Siemens AG’s plan for significant job cuts at its power-and-gas division is set to follow a move by its renewables arm to shed nearly a quarter of staff, laying bare how the transformation of global energy markets is roiling equipment manufacturers.
    Talks between management and unions are expected to lead to an announcement mid-November on the elimination of an as-yet-undetermined number of mostly German positions, according to an executive familiar with the matter who asked not to be named because the discussions are ongoing. The Munich-based company’s renewable energy arm, Siemens Gamesa Renewable Energy SA, said Monday it’s eliminating about 6,000 positions…

    The wave of job cuts is shaping up to be the biggest since Chief Executive Officer Joe Kaeser slashed 4,500 positions in 2015…
    The reshaping of Siemens, along with the redundancies, comes as rival General Electric Co. also grapples with weak markets in power, oil and locomotives…

    The job cuts at the mother company Siemens come amid a steep drop in orders for large turbines used in electricity plants. Pricing pressure has forced both Siemens and GE to sell the equipment cheaper, according to the Siemens executive.
    The company is projecting global power-plant turbine demand to drop to 111 annually on average during the period between 2018 and 2020, compared to 249 in 2011, the person said, adding that the company can produce about 150 turbines per year…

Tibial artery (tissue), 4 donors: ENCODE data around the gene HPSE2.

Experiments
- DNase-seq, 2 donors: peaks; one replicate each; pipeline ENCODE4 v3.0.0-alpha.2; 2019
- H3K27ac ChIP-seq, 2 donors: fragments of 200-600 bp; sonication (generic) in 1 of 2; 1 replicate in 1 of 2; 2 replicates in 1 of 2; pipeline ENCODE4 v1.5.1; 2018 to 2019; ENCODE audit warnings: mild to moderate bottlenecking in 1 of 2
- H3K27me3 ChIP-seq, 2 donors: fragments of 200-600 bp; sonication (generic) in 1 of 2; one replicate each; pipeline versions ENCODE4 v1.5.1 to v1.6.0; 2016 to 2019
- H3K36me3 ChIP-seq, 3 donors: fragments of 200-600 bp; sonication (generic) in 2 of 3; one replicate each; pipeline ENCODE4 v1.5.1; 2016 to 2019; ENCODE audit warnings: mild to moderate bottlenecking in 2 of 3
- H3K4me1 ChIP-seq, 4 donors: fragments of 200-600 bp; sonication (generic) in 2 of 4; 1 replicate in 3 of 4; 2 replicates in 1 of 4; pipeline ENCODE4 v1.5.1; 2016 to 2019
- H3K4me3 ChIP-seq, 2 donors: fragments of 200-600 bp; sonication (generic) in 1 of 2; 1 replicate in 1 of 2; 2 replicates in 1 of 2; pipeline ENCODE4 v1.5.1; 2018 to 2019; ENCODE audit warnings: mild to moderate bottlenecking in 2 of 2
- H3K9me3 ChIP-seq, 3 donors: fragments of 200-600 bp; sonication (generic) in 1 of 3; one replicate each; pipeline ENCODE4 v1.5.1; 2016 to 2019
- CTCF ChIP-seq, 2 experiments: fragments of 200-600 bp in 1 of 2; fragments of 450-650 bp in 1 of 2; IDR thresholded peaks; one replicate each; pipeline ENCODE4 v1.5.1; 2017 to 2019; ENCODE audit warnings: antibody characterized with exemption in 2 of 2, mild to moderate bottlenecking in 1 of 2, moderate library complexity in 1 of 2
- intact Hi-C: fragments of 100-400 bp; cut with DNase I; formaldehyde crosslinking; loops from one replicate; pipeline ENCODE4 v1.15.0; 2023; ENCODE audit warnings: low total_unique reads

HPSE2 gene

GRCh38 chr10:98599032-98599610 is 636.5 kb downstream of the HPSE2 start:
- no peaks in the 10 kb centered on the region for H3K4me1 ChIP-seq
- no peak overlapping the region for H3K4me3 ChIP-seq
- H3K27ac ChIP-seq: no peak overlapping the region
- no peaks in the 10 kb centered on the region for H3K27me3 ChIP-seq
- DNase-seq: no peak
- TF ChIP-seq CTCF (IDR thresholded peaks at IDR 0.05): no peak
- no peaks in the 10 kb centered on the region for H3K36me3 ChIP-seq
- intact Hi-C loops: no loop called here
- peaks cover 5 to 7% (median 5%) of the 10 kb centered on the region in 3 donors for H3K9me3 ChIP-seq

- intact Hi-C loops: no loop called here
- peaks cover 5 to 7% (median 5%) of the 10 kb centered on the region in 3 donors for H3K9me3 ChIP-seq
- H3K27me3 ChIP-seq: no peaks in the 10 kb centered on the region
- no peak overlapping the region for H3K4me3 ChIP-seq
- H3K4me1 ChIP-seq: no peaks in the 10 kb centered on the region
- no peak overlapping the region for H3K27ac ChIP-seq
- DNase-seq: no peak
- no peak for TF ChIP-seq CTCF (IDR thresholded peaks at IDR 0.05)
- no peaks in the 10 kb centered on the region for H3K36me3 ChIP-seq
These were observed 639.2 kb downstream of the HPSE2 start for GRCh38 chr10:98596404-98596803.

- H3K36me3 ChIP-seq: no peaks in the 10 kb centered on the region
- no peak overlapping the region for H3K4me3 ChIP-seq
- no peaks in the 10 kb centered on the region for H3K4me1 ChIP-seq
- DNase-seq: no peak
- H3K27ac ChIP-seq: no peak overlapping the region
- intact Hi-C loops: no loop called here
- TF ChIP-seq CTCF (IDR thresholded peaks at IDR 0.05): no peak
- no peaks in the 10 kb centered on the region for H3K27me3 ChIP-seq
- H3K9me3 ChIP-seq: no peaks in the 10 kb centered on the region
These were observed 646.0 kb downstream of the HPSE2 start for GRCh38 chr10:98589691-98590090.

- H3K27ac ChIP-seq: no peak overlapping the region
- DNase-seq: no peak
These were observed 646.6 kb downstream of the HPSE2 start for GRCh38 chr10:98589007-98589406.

Siemens is getting hit from both sides of the global transformation to more renewable energies. While customers are moving away from ordering large natural gas-fired turbines, moves by governments from India to the U.K. and the U.S. to scale back incentives for renewables has forced manufacturers like Siemens Gamesa to cut costs…

    Siemens Gamesa unveiled its job cuts Monday along with earnings, saying it expects a similarly bleak next fiscal year — a longer slump than analysts had predicted…
    https://www.bloomberg.com/news/articles/2017-11-07/siemens-is-said-to-ready-job-cuts-amid-slump-in-power-orders

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    Saighdear